scoleciform (sko-les'-if-orm) [m6Xi£. a worm; forma, form]. Having the form or character of a scolex.
    • American Illustrated Medical Dictionary (1919)
      scoleciform (sko-le'sl-form) [G. skolix, worm + L. forma, form.] Scolecoid, vermiform.
    • A Practical Medical Dictionary (Stedman, 1922)
      scoleciform (sko-le'sl-form) [G. skolix, worm + L. forma, form.] Scolecoid, vermiform.
  12. scolecoid - load - verify - check links - defined elsewhere
    • The Practitioner's Medical Dictionary (Gould, 1919)
      scolecoid (sko'-le-koid) fo*wXtj.ro* 1*171. worm-like]. I. Vermiform. 2. Resembling a scolex.
    • American Illustrated Medical Dictionary (1919)
      sco'lecoid [G. skollx, worm, + eidos, appearance.] i. Worm-like; vermiform, a. Resembling a scolex, hydatid.
    • Appleton's Medical Dictionary (1915)
      scolecoid (sko'le-koyd). Resembling a worm; vermiform. [Gr., skolex, worm, + eidos, resemblance.]
    • A Practical Medical Dictionary (Stedman, 1922)
      sco'lecoid [G. skollx, worm, + eidos, appearance.] i. Worm-like; vermiform, a. Resembling a scolex, hydatid.
  13. scolecology - load - verify - check links - defined elsewhere
    • The Practitioner's Medical Dictionary (Gould, 1919)
      scolecology (sko-le-kol'-o-je). See helminthology.
    • American Illustrated Medical Dictionary (1919)
      scolecol'ogy [G. skolex(skolek-), worm, + -login.] Helminthology.
    • American Illustrated Medical Dictionary (1922)
      scolecology (sko-le-kol'o-je) [Gr. hdminthology.
    • A Practical Medical Dictionary (Stedman, 1922)
      scolecol'ogy [G. skolex(skolek-), worm, + -login.] Helminthology.
  14. scoliometer - load - verify - check links - defined elsewhere
    • American Illustrated Medical Dictionary (1919)
      scoliom'eter [G. skolios, curved, + metron, measure.] An instrument for measuring curves, especially those in lateral curvature of the spine.
    • A Practical Medical Dictionary (Stedman, 1922)
      scoliom'eter [G. skolios, curved, + metron, measure.] An instrument for measuring curves, especially those in lateral curvature of the spine.
  15. scoparius - load - verify - check links - defined elsewhere
    • The Practitioner's Medical Dictionary (Gould, 1919)
      scoparius (sko-pa'-re-HS) [scapa. a broom]. The Cytisus scoparius, a shrub of the order Leguminoscc. The dried tops constitute the scoparius of the U. S. P. (scoparii cacumina, B. P.); they contain the alkaloid sparteine, CuHuNt. a_nd a neutral principle, scoparin, CnHuOio. Scoparius is diuretic and cathartic, these actions probably depending upon scoparin. Dose of the fluidextraci 90-40 mm. (1.3-3.6 Cc.). For properties of spartein, see spartrine.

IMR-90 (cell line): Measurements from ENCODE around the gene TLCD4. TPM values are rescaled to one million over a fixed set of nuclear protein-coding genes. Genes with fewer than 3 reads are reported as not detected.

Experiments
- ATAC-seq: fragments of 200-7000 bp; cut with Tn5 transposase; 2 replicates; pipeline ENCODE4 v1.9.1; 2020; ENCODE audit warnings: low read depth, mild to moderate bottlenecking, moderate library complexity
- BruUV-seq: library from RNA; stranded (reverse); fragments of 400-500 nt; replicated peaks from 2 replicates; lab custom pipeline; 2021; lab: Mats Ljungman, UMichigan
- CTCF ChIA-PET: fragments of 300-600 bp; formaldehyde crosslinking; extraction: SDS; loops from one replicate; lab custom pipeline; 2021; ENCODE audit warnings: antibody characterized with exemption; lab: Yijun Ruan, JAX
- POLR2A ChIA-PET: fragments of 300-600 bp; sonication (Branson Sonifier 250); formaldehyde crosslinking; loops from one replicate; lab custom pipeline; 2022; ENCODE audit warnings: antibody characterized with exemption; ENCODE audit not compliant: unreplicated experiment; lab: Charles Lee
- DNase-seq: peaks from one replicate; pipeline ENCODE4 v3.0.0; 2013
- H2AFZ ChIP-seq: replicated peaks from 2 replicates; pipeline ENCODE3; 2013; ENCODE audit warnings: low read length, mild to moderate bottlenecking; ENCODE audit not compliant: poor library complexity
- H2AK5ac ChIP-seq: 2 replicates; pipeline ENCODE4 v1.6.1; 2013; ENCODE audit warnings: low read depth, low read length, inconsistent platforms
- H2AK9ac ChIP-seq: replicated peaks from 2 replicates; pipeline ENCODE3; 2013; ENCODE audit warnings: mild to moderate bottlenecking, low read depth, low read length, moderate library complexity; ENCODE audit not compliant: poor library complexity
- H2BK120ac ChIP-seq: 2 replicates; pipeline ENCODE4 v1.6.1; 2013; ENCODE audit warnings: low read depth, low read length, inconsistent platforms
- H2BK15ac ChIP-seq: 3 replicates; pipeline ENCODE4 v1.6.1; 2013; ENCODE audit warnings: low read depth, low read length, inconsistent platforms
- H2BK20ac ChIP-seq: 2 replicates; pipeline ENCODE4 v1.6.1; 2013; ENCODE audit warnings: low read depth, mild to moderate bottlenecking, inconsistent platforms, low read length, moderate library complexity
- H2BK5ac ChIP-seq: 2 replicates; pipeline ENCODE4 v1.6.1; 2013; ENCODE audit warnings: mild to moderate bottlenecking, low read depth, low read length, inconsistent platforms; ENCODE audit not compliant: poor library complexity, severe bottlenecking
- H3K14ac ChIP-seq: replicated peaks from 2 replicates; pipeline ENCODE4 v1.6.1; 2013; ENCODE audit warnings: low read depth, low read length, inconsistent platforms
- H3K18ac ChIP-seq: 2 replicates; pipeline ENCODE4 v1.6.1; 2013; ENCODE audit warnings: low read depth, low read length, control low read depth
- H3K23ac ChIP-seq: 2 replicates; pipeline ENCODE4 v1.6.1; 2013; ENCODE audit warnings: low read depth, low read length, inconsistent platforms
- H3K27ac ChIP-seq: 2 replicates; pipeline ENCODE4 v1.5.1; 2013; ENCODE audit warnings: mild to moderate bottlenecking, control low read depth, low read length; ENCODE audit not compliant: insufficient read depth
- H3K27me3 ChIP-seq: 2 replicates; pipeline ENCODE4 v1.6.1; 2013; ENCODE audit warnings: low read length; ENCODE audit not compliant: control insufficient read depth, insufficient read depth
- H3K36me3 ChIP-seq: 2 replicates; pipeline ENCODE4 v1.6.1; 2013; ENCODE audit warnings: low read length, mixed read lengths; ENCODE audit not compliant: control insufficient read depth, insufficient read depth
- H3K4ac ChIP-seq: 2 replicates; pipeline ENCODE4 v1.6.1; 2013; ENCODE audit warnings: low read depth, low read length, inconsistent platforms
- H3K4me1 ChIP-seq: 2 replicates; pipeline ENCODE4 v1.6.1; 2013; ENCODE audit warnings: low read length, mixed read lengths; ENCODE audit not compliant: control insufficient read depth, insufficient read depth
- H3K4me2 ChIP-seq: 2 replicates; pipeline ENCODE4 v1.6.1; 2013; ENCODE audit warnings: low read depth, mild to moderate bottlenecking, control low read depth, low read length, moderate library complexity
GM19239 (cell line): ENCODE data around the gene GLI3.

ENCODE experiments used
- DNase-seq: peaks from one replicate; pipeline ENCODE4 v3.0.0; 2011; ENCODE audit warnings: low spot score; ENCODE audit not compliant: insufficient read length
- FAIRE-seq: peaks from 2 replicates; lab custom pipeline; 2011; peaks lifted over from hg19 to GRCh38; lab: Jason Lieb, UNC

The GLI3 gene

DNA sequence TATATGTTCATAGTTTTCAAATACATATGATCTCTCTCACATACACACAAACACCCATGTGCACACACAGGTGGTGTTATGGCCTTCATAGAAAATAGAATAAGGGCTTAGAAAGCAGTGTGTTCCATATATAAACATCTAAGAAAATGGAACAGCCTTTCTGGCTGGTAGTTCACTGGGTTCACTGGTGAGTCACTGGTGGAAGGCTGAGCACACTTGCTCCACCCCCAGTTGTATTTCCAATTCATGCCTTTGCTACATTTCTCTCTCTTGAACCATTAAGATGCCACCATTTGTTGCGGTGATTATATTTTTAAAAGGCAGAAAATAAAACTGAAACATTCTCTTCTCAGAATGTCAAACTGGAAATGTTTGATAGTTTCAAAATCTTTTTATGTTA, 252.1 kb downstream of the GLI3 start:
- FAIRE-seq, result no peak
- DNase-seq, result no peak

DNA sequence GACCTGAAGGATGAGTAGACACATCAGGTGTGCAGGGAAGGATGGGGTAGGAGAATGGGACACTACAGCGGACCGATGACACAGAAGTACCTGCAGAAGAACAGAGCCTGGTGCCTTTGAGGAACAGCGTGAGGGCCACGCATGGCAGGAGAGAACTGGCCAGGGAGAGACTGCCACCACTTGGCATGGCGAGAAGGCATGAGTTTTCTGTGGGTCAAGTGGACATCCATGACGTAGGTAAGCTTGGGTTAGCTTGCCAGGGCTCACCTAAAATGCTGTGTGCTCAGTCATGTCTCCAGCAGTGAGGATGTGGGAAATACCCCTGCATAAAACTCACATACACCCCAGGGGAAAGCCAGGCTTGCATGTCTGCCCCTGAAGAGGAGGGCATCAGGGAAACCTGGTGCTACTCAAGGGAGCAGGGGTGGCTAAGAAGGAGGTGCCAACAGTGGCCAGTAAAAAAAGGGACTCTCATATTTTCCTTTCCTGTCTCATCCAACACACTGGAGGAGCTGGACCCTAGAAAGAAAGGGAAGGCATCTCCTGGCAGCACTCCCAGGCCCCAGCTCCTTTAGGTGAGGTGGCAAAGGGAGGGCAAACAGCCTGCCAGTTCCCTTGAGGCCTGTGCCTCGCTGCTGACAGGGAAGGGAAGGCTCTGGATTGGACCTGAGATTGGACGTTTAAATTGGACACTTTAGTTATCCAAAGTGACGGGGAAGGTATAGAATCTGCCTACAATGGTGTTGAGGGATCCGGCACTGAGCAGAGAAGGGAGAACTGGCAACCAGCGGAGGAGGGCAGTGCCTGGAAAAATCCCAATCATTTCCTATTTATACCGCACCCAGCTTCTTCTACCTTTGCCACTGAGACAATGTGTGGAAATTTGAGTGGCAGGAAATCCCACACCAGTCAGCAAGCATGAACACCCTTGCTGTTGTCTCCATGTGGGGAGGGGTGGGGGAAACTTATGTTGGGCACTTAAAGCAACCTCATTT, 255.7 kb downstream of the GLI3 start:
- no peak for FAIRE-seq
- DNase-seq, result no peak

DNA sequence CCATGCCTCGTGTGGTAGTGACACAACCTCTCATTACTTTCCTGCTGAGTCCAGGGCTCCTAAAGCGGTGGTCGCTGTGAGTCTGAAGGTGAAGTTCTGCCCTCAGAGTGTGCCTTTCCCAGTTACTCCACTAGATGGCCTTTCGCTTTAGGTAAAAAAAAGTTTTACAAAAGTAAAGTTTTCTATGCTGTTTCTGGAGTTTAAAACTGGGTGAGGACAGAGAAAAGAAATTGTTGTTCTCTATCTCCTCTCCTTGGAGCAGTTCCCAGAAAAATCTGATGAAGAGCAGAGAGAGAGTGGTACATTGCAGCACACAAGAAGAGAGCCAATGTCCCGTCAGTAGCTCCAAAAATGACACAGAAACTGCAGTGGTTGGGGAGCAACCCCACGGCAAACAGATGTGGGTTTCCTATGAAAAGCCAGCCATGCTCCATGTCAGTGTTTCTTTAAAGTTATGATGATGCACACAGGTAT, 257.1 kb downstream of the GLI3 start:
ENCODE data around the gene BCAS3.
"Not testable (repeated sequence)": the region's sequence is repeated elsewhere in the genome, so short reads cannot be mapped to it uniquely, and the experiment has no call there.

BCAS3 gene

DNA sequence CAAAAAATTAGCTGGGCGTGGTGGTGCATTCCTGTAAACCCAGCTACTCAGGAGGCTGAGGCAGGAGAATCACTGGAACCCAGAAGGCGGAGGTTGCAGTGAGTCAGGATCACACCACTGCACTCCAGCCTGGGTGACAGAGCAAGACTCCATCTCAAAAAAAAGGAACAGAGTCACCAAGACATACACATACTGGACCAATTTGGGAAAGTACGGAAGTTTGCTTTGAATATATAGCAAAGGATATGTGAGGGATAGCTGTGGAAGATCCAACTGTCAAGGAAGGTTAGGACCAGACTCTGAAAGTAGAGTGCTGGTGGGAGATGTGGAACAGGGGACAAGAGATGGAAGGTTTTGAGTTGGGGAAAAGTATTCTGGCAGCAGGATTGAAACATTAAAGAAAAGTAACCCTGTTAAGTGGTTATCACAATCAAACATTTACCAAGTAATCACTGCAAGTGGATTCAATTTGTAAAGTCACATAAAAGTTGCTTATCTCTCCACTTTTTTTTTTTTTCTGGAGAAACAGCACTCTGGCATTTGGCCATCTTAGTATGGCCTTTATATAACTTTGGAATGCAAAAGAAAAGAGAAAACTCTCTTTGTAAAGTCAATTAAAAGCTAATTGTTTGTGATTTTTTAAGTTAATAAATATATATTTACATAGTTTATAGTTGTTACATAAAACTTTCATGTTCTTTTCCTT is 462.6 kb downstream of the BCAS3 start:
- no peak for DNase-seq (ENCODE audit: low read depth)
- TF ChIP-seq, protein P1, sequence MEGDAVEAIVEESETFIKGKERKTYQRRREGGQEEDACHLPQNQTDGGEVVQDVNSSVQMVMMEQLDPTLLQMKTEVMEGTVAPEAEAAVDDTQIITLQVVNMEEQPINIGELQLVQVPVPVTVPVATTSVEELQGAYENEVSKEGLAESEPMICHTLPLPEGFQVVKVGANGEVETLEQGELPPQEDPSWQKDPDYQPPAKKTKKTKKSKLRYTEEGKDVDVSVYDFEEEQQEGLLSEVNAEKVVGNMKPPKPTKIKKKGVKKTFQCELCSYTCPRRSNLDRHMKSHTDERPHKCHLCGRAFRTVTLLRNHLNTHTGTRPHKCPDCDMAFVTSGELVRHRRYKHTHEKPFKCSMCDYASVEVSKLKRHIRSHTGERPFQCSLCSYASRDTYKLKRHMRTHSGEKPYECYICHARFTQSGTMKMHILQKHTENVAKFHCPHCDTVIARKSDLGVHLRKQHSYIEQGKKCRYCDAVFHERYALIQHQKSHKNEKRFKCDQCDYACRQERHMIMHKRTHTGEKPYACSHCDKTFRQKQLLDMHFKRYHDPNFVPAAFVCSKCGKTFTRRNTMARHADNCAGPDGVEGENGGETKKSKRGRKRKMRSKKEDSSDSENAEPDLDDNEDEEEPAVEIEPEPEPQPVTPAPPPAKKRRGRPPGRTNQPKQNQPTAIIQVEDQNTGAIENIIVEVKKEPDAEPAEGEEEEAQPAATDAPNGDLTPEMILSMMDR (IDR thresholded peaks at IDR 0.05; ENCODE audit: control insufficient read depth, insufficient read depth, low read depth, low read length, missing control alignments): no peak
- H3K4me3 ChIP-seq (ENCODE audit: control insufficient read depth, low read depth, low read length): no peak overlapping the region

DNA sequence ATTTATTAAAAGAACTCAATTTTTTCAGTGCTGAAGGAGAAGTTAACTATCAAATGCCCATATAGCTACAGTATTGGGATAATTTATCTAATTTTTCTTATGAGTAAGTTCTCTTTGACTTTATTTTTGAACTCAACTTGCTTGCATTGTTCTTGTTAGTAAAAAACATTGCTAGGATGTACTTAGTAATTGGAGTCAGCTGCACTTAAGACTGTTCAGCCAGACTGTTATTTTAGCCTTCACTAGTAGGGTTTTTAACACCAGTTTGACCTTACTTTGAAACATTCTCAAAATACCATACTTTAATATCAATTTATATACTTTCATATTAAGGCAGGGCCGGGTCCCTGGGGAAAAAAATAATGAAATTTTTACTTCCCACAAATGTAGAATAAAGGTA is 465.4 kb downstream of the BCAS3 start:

• American Illustrated Medical Dictionary (1919)
      scopa'rius [L. scopa, a broom.] (N.F.) Scopa'rii cacu'mina [broom tops] (Br.), broom, besom, the dried tops of Cytisus scoparius, a shrub of Europe and northwestern Asia, containing sparteine; diuretic in cardiac dropsy and chronic Bright's disease in doses of gr. 10-15 (o .6-1.0).
    • Appleton's Medical Dictionary (1915)
      scoparius (sko-pa're-us). Syn.: scoparii cacumina [Br. Ph.], broom. The dried tops of Citysus scoparius. They contain scoparin and spartein. They are diuretic (see scoparin), but are not like digitalis in action (see spartein). The fluiilcxtract of scoparius is official in the U. S. Ph. Infusiini scoparii. An infusion of dried and bruised broom tops in boiling distilled water [Br. Ph.]. succus scoparii. Juice of broom; prepared by crushing fresh broom tops, expressing, adding alcohol, and filtering [Br. Ph.].
    • American Illustrated Medical Dictionary (1922)
      scoparius (sko-pa're-us). The tops of Cyf'uu scapa'rius, or broom, a leguminous shrub. They contain the alkaloid spartein and the principle scoparin. They are diuretic, purgative, and emetic, and are used in dropsy. Dose of fluidcx tract, )-i fl.dr. (2-4 c.c.); of decoction. i-» fl.oi. (30-60 c.c.).
    • A Practical Medical Dictionary (Stedman, 1922)
      scopa'rius [L. scopa, a broom.] (N.F.) Scopa'rii cacu'mina [broom tops] (Br.), broom, besom, the dried tops of Cytisus scoparius, a shrub of Europe and northwestern Asia, containing sparteine; diuretic in cardiac dropsy and chronic Bright's disease in doses of gr. 10-15 (o .6-1.0).
  16. scotography - load - verify - check links - defined elsewhere
    • The Practitioner's Medical Dictionary (Gould, 1919)
      scotography (skol-og'-raf-e). Skiagraphy.